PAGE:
When the word didactic is used, it is typically referring to one's style of teaching, or instructing other people. Beatty is an interesting teacher, who employs interesting didactic methods to "teach" Montag. There are a few key words that I would use to describe Beatty's didactic methods. I'll list them...
When the word didactic is used, it is typically referring to one's style of teaching, or instructing other people. Beatty is an interesting teacher, who employs interesting didactic methods to "teach" Montag. There are a few key words that I would use to describe Beatty's didactic methods. I'll list them below, with examples.
1. Aggressive and threatening. Beatty, after Montag returns to work at the end of section two, nearly attacks Montag, aggressively quoting book after book at him, to make the point that books can be used to serve anyone's argument, no matter what it is. As a result, books are "traitors." Beatty wants Montag to learn this lesson, probably because he has felt betrayed by books himself, and because he wants Montag to drop his pursuit of books and conform. He knows that Montag is hiding books (Mildred and her friends alerted him to that), and is upset that Montag has chosen this path. So, he aggressively stuffs the lesson that books are worthless down Montag's throat, in a pretty threatening way.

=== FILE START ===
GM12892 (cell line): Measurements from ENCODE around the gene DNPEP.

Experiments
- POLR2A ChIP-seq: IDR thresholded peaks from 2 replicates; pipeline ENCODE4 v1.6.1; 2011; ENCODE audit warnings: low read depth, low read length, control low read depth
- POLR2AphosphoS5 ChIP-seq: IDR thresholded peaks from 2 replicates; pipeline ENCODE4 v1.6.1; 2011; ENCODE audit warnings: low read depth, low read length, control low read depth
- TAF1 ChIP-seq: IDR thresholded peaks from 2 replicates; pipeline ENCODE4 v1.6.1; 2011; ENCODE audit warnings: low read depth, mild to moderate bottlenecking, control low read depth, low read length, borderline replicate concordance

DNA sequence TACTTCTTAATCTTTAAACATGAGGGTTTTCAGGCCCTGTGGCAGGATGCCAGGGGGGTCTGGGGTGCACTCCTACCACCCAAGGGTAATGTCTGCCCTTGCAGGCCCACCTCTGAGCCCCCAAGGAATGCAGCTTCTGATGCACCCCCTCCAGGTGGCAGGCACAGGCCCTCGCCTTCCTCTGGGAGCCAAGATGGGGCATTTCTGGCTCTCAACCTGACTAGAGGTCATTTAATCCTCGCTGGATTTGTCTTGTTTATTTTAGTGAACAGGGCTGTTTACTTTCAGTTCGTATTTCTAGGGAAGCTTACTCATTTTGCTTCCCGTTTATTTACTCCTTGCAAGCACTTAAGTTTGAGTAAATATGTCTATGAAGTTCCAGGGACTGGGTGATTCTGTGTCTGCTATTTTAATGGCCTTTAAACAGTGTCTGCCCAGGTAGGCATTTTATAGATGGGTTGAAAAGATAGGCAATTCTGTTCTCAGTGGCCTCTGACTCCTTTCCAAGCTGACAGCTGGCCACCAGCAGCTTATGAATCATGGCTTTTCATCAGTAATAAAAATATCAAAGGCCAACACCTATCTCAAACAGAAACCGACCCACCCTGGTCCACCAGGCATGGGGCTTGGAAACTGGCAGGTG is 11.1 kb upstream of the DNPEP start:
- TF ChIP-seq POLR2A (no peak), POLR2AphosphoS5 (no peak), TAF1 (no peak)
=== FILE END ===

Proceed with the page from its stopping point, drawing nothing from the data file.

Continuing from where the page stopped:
2. Logical, and sarcastic. When Beatty comes to Montag's house to lay out the history of firemen and book burning, he is pretty open, frank, and inclusive. He logically lays down the facts for him. He presents the history with many, many details that help Montag to understand how they got to where they are today. He sarcastically puts himself into the shoes of society and how they have responded to each event with such offense, laziness and outrage. He uses that sarcasm to point out how things progressed, and to point out the rather illogical and silly ways of people.
3. Subtle. Beatty likes to drop hints that alert Montag to the fact that he is aware of Montag's curiosity with books, and that he would like him to expore it briefly, then get back to normal. At the end of his history lesson, Beatty hints,
"Well, then, what if a fireman accidentally, really not intending anything, takes a book home with him? A natural error. Curiosity alone...we let the fireman keep the book twenty-four hours."
Here he is letting Montag know that he knows what is up, without directly stating it. He is teaching a valuable lesson: I'm on to you. Satisfy your curiosity, then get with the program. Beatty later admits to sending the hound to Montag's door to indirectly scare Montag into stopping his quest.
I hope those thoughts help; Beatty's an interesting character with a dynamic teaching style. Good luck!